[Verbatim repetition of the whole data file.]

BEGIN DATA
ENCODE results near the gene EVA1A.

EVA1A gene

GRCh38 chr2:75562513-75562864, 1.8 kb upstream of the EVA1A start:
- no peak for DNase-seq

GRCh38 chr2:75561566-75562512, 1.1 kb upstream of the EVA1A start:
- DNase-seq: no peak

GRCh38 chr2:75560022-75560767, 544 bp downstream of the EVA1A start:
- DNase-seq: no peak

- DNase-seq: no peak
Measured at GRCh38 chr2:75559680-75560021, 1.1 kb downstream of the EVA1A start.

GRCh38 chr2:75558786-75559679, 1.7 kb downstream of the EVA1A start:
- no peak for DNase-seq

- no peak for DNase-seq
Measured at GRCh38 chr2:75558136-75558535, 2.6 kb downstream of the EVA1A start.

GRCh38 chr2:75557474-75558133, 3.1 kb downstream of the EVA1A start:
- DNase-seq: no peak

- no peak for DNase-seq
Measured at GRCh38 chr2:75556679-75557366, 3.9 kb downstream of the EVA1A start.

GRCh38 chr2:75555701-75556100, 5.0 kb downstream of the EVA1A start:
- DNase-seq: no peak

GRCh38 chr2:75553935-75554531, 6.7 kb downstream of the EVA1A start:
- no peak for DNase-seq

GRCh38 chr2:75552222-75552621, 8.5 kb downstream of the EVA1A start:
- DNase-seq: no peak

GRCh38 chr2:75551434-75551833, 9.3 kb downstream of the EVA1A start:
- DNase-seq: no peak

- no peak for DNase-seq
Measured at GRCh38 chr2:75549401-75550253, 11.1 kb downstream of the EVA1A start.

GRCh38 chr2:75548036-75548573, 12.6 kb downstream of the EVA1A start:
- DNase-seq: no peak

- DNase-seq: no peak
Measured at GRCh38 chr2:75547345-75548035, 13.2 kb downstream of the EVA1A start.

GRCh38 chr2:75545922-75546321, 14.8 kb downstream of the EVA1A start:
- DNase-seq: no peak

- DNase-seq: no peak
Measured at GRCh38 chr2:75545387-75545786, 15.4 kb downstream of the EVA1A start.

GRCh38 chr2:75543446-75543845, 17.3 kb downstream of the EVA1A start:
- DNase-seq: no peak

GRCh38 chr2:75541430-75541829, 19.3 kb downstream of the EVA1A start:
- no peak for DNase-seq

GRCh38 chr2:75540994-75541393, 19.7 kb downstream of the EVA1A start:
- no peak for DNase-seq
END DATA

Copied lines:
ENCODE results near the gene EVA1A.

EVA1A gene

GRCh38 chr2:75562513-75562864, 1.8 kb upstream of the EVA1A start:
- no peak for DNase-seq

GRCh38 chr2:75561566-75562512, 1.1 kb upstream of the EVA1A start:
- DNase-seq: no peak

GRCh38 chr2:75560022-75560767, 544 bp downstream of the EVA1A start:
- DNase-seq: no peak

- DNase-seq: no peak
Measured at GRCh38 chr2:75559680-75560021, 1.1 kb downstream of the EVA1A start.

GRCh38 chr2:75558786-75559679, 1.7 kb downstream of the EVA1A start:
- no peak for DNase-seq

- no peak for DNase-seq
Measured at GRCh38 chr2:75558136-75558535, 2.6 kb downstream of the EVA1A start.

GRCh38 chr2:75557474-75558133, 3.1 kb downstream of the EVA1A start:
- DNase-seq: no peak

- no peak for DNase-seq
Measured at GRCh38 chr2:75556679-75557366, 3.9 kb downstream of the EVA1A start.

GRCh38 chr2:75555701-75556100, 5.0 kb downstream of the EVA1A start:
- DNase-seq: no peak

GRCh38 chr2:75553935-75554531, 6.7 kb downstream of the EVA1A start:
- no peak for DNase-seq

GRCh38 chr2:75552222-75552621, 8.5 kb downstream of the EVA1A start:
- DNase-seq: no peak

GRCh38 chr2:75551434-75551833, 9.3 kb downstream of the EVA1A start:
- DNase-seq: no peak

- no peak for DNase-seq
Measured at GRCh38 chr2:75549401-75550253, 11.1 kb downstream of the EVA1A start.

GRCh38 chr2:75548036-75548573, 12.6 kb downstream of the EVA1A start:
- DNase-seq: no peak

- DNase-seq: no peak
Measured at GRCh38 chr2:75547345-75548035, 13.2 kb downstream of the EVA1A start.

GRCh38 chr2:75545922-75546321, 14.8 kb downstream of the EVA1A start:
- DNase-seq: no peak

- DNase-seq: no peak
Measured at GRCh38 chr2:75545387-75545786, 15.4 kb downstream of the EVA1A start.

GRCh38 chr2:75543446-75543845, 17.3 kb downstream of the EVA1A start:
- DNase-seq: no peak

GRCh38 chr2:75541430-75541829, 19.3 kb downstream of the EVA1A start:
- no peak for DNase-seq

GRCh38 chr2:75540994-75541393, 19.7 kb downstream of the EVA1A start:
- no peak for DNase-seq